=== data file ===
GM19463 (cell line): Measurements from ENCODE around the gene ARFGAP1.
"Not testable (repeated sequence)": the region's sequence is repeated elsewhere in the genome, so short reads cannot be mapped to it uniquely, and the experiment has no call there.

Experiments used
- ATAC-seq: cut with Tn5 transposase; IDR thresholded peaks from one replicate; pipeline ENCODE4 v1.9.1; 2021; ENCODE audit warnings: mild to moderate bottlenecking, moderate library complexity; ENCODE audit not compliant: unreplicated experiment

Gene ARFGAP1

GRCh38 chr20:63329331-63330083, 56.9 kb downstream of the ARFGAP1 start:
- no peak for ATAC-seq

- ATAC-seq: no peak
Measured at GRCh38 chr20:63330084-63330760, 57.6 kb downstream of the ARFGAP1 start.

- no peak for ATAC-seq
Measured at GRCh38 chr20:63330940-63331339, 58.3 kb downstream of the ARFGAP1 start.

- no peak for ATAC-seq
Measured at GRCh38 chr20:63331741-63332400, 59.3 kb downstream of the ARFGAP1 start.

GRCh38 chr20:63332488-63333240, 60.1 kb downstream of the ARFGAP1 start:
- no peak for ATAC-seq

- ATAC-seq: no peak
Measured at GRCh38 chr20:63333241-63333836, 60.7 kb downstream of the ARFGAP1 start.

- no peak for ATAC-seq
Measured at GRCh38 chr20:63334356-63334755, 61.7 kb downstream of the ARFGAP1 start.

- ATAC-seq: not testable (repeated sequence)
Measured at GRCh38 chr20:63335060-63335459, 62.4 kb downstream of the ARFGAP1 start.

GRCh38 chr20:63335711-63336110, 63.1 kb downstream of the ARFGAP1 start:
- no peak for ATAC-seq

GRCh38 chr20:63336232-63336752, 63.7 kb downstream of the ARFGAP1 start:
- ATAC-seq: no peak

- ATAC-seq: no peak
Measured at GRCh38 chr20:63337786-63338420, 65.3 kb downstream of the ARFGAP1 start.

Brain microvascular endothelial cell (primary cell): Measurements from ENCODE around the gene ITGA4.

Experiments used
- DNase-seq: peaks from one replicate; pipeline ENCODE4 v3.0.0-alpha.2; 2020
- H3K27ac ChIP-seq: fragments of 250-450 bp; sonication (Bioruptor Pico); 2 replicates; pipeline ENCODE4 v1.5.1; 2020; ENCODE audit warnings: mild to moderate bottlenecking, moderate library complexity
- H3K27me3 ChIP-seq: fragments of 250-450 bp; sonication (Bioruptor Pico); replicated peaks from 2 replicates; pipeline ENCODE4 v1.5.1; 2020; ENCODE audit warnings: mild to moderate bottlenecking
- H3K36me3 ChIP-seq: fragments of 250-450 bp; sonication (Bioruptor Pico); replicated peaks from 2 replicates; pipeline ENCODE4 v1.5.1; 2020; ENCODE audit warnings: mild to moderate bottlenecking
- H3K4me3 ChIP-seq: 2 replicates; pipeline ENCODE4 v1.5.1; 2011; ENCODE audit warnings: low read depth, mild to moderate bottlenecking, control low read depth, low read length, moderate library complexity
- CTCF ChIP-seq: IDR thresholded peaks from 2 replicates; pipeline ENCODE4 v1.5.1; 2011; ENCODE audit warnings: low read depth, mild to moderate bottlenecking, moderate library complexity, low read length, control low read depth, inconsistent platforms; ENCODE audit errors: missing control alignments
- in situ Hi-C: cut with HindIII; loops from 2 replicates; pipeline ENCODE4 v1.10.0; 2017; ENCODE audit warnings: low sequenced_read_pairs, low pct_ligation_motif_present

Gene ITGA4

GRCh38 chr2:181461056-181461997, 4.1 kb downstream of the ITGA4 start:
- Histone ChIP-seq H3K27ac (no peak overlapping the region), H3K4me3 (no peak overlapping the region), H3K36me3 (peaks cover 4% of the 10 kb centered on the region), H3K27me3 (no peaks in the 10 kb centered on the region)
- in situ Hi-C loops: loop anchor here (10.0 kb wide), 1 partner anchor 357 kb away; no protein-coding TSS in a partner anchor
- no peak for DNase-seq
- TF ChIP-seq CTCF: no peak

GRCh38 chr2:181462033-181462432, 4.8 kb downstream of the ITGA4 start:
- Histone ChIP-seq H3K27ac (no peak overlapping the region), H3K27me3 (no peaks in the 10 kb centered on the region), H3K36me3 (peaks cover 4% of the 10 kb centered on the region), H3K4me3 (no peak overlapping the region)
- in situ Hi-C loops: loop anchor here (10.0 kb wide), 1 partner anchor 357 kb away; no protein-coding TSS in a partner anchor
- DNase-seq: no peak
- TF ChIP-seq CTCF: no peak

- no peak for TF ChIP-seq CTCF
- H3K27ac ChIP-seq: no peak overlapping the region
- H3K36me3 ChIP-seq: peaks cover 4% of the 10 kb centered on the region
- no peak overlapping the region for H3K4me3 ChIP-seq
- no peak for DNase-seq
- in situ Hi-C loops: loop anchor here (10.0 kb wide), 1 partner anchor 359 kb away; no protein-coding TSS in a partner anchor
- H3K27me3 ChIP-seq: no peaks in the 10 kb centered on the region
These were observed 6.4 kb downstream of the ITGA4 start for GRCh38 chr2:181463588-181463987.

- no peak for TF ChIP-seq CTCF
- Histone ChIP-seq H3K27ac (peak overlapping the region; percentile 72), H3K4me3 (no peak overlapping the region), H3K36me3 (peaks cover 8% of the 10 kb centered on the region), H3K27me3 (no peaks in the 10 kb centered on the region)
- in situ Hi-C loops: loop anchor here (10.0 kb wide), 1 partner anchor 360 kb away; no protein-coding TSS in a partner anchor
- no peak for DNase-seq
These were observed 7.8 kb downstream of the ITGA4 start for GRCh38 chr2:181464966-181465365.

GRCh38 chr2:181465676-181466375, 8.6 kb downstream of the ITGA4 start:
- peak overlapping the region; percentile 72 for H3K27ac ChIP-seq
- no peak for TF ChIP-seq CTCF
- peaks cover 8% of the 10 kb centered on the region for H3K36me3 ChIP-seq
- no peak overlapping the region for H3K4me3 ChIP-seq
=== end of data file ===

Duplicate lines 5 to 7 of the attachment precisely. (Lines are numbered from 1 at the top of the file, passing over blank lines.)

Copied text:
Gene ARFGAP1

GRCh38 chr20:63329331-63330083, 56.9 kb downstream of the ARFGAP1 start:
- no peak for ATAC-seq